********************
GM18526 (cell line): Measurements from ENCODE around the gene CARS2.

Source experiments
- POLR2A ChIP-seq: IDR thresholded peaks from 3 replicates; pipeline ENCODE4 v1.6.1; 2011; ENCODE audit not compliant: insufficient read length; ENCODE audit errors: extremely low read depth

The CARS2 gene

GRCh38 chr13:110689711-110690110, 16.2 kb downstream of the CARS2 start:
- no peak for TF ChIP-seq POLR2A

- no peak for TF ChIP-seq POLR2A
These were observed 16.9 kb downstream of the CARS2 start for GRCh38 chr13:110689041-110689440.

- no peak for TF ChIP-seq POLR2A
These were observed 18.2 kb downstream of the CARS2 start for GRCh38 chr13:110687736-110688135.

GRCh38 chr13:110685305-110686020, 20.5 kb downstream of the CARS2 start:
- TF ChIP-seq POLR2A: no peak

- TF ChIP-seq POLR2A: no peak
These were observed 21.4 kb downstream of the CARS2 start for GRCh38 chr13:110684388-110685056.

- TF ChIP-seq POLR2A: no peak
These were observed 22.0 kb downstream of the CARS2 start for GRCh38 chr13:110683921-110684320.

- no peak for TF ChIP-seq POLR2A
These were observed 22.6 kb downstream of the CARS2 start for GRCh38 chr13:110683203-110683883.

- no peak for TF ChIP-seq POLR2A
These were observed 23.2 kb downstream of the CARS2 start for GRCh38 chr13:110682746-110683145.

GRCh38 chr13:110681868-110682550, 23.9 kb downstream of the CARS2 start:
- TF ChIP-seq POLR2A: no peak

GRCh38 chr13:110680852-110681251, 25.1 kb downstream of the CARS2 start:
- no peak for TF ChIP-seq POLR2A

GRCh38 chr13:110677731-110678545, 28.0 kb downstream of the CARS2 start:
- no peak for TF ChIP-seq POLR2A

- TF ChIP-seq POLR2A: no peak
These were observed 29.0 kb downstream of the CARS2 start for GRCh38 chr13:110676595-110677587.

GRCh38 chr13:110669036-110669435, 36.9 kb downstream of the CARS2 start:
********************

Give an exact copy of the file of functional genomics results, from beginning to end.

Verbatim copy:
GM18526 (cell line): Measurements from ENCODE around the gene CARS2.

Source experiments
- POLR2A ChIP-seq: IDR thresholded peaks from 3 replicates; pipeline ENCODE4 v1.6.1; 2011; ENCODE audit not compliant: insufficient read length; ENCODE audit errors: extremely low read depth

The CARS2 gene

GRCh38 chr13:110689711-110690110, 16.2 kb downstream of the CARS2 start:
- no peak for TF ChIP-seq POLR2A

- no peak for TF ChIP-seq POLR2A
These were observed 16.9 kb downstream of the CARS2 start for GRCh38 chr13:110689041-110689440.

- no peak for TF ChIP-seq POLR2A
These were observed 18.2 kb downstream of the CARS2 start for GRCh38 chr13:110687736-110688135.

GRCh38 chr13:110685305-110686020, 20.5 kb downstream of the CARS2 start:
- TF ChIP-seq POLR2A: no peak

- TF ChIP-seq POLR2A: no peak
These were observed 21.4 kb downstream of the CARS2 start for GRCh38 chr13:110684388-110685056.

- TF ChIP-seq POLR2A: no peak
These were observed 22.0 kb downstream of the CARS2 start for GRCh38 chr13:110683921-110684320.

- no peak for TF ChIP-seq POLR2A
These were observed 22.6 kb downstream of the CARS2 start for GRCh38 chr13:110683203-110683883.

- no peak for TF ChIP-seq POLR2A
These were observed 23.2 kb downstream of the CARS2 start for GRCh38 chr13:110682746-110683145.

GRCh38 chr13:110681868-110682550, 23.9 kb downstream of the CARS2 start:
- TF ChIP-seq POLR2A: no peak

GRCh38 chr13:110680852-110681251, 25.1 kb downstream of the CARS2 start:
- no peak for TF ChIP-seq POLR2A

GRCh38 chr13:110677731-110678545, 28.0 kb downstream of the CARS2 start:
- no peak for TF ChIP-seq POLR2A

- TF ChIP-seq POLR2A: no peak
These were observed 29.0 kb downstream of the CARS2 start for GRCh38 chr13:110676595-110677587.

GRCh38 chr13:110669036-110669435, 36.9 kb downstream of the CARS2 start: